Federal Judge approves Seattle’s multi-million dollar suit against Monsanto



(The Center Square) – A federal judge will allow the city of Seattle’s multi-million dollar case against Monsanto for PCB contamination of the Duwamish River to move forward.

The decision comes in the footsteps of the Washington state attorney general’s office, which three years ago received a $95 million dollar settlement from the same corporation

U.S. District Judge Richard Jones on Thursday denied a motion by Monsanto for what is known as a “summary judgment,” which would have ruled in Monsanto’s favor and dismissed the suit outright.

Polychlorinated Biphenyls, or PCBs, “are a group of synthetic organic chemicals that can cause a number of different harmful effects” and have “no known natural sources,” according to the CDC.

Governed by the Toxic Substances Control Act, passed by Congress in 1976, “[PCB’s] have been shown to cause cancer in animals as well as a number of serious non-cancer health effects in animals, including: effects on the immune system, reproductive system, nervous system, endocrine system and other health effects,” according to the EPA informational page on the chemicals.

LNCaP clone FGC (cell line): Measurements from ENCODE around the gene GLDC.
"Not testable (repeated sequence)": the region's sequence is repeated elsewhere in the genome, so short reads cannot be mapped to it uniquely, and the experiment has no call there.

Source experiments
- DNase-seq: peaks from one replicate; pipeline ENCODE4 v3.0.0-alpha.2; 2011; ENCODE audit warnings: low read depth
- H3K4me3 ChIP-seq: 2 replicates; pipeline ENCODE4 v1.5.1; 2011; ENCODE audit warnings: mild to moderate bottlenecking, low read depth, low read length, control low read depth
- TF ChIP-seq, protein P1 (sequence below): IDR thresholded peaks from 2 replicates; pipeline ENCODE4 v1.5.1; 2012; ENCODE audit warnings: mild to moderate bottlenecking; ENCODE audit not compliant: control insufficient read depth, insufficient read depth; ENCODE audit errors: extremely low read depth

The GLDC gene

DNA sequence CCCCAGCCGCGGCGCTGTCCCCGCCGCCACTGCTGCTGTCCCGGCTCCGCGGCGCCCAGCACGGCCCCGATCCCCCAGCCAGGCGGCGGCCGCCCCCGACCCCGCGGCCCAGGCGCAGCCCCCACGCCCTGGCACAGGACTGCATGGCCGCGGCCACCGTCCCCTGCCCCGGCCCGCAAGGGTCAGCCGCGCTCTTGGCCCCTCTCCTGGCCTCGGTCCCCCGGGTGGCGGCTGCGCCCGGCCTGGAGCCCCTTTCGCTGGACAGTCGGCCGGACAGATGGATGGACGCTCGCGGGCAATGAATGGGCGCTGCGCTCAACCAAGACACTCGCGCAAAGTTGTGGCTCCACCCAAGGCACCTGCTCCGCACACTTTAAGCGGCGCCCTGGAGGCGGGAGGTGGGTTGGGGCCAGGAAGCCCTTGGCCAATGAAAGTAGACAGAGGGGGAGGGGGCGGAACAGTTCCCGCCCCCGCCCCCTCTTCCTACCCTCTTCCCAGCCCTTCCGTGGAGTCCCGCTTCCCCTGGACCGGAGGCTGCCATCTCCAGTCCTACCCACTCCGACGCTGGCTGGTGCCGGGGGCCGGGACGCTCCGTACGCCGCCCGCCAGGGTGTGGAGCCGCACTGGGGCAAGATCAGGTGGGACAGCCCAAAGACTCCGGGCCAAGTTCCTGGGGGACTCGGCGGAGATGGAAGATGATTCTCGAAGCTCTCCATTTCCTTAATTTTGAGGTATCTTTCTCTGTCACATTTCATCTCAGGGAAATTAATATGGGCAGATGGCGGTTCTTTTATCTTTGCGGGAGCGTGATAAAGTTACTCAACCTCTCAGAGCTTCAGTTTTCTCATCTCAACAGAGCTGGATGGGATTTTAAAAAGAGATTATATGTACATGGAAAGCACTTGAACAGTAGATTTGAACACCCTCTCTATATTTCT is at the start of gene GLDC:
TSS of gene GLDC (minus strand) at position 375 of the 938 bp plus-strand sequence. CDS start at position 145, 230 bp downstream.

The city alleges these pollutants, manufactured and sold by Monsanto, will now require the construction and build-out of a water treatment plant that will cost the city millions.

The ruling by Judge Jones is not the first time Monsanto has tried to have the case dismissed.

Jones’ ruling followed on the heels of a similar attempt by Monsanto which argued the city did not have standing to sue by trying to include the city of Seattle with the already settled case granting $95 million to the State.

“There is no concurrence of identity of the parties. As noted above, the ambiguity of the term ‘agencies’ in the State Settlement Agreement and the extrinsic evidence provided by the city demonstrate the city was not intended to be included in the State Settlement Agreement,” argued U.S. Magistrate Judge Michelle Peterson this April in her 22 page recommendation.

Monsanto, which went defunct in 2018 and had its assets acquired by German multinational pharmaceutical and biotechnology company Bayer, asserts it doesn’t carry liability for any damages.

“The City cannot prove that Monsanto’s conduct constituted a nuisance as the sale and lawful manufacture of PCBs was expressly authorized by federal statutes, and Washington law expressly exempts it from being deemed a nuisance,” a representative for Monsanto said in a statement, Courthouse News reported.

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